Now, as an indication of the administration of the kingdom in the age to come we may consult the typical arrangements under the hand of David and Solomon, for God not only gave the pattern of the Temple by the Spirit to David, but He also gave instructions respecting the order of its service thus :

The courses of the sons of Aaron . . . David . . . divided by lot the sons of Aaron (into twenty-four lots under their respective heads) . . . for the governors of the sanctuary, and governors of the house of God. . . . These were the orderings of them in their service to come into the house of the Lord, according to their manner under Aaron their father, as the Lord God of Israel had commanded him. (1 Chron. 24: 3-19.)

Then David gave to Solomon his son the pattern of the porch, and of the houses thereof, and of the treasuries thereof, and of the upper chambers thereof, and of the inner parlours thereof, and of the place of the mercy seat. And the pattern of all that he had by the spirit of the courts of the house of Yahweh, and of all the chambers round about, of the treasuries of the house of Yahweh, and of the treasuries of the dedicated things :

Also for the courses of the priests and the Levites, and for all the work of the service of the house of Yahweh, and for all the vessels of service in the house of Yahweh. (ibid.Chap, XXVIII. 11-13.)

These servitors under their twenty-four heads appeared to have served in sets of twelve (ibid. xxv. 9-31) in monthly rotation, thus we read :

The chief fathers and captains of thousands and hundreds, and their officers that served the king in any matter of the courses, which came in and went out month by month throughout all the months of the year, of every course were twenty and four thousand. (Ibid. xxvu. 1. See also 1 Kings iv. 7).

A set of twenty-four served one month, and then were free to go on other business for the remaining eleven months. The set of twenty-four no doubt provided for service day and night, twelve for each half of the day throughout the month of their service. According to this pattern, twelve sets of twenty-four elders may regulate the affairs of the kingdom when

the Temple of Ezekiel's prophecy is erected. The set of twenty-four will probably include the twelve Apostles, who are to rule the twelve tribes of Israel (Matt. xix. 28) and twelve selected Gentiles, as yet unnamed.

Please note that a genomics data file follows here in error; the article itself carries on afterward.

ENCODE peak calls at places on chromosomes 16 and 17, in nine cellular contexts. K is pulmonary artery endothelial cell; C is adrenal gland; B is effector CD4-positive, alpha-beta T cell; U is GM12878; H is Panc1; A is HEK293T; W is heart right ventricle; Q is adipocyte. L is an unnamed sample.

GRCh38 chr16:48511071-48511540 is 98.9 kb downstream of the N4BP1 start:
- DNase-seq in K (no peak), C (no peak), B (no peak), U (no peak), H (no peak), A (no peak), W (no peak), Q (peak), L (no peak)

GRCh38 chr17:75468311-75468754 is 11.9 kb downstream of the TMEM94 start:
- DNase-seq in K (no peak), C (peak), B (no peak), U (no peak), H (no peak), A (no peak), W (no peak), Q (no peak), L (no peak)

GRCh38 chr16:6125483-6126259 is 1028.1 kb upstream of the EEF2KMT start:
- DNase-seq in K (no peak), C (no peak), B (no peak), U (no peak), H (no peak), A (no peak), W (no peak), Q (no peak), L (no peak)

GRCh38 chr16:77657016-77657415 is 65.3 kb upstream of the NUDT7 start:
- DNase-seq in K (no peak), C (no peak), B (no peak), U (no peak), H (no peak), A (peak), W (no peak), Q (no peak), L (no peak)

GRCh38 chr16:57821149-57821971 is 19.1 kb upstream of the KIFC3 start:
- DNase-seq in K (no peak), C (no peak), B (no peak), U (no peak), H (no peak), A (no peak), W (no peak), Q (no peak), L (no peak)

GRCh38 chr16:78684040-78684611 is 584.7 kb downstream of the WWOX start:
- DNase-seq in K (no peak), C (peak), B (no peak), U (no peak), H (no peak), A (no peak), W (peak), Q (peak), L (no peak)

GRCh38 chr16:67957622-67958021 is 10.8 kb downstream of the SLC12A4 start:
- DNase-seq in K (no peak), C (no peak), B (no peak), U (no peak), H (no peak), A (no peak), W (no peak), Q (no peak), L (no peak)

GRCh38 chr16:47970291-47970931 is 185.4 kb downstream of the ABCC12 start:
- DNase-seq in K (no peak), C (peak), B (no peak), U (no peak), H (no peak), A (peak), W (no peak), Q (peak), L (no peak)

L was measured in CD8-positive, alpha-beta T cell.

All these near the throne form the centre of administration.Just as David dispersed his captains and judges through Israel, so Jesus will appoint His faithful brethren, under their twenty-four heads, to positions of authority and rulership throughout the earth (Luke xix. 12-19 ; Psalm XLV. 16).

The Temple of Ezekiel's prophecy 5.6.8.

My name shall be great among the Gentiles

How would the priests receive such an announcement with their conception of Jewish exclusiveness? Yahweh was looked upon as exclusively a Jewish God.

They gloried in their possession of one place, and only one: the Temple at Jerusalem. To these Jews, it would have been unthinkable that God could manifest Himself in any other place. Yet, had they paused to consider the question, they might have recognized that Yahweh's glory had never been restricted to the four walls of one building. Stephen, in Acts chapter 7, expounded the Scriptures to establish that truth.

There were numerous instances in Israel's history which should have caused them to think deeply upon this matter. Yahweh's glory had not been restricted to the ark (1 Sam. 4); it had not been bound to one family of priests (1 Sam. 2); neither had it been restricted to the tabernacle (Psa. 78:59-64); and the divine presence had certainly not been limited to the Temple (Jer. 7).

The Temple in which these Jews placed their confidence was to be destroyed; the power and authority vested in the Aaronic priesthood was to be abolished; the people of Israel would be bereft of the means of worshipping Yahweh after the traditions which had been established for so long. Yahweh's glory would remain. His purpose would continue to unfold.

Bro John Ullman

13 Ye said also, Behold, what a weariness is it! and ye have snuffed at it, saith Yahweh of hosts; and ye brought that which was torn, and the lame, and the sick; thus ye brought an offering: should I accept this of your hand? saith Yahweh.

Ye said also, Behold, what aweariness is it

Or, "these services are troublesome" (LXX)

Principles for divine worship have been clearly defined by the Most High God of heaven —and they must be conscientiously observed if men and women are to be identified by God as acceptable worshippers.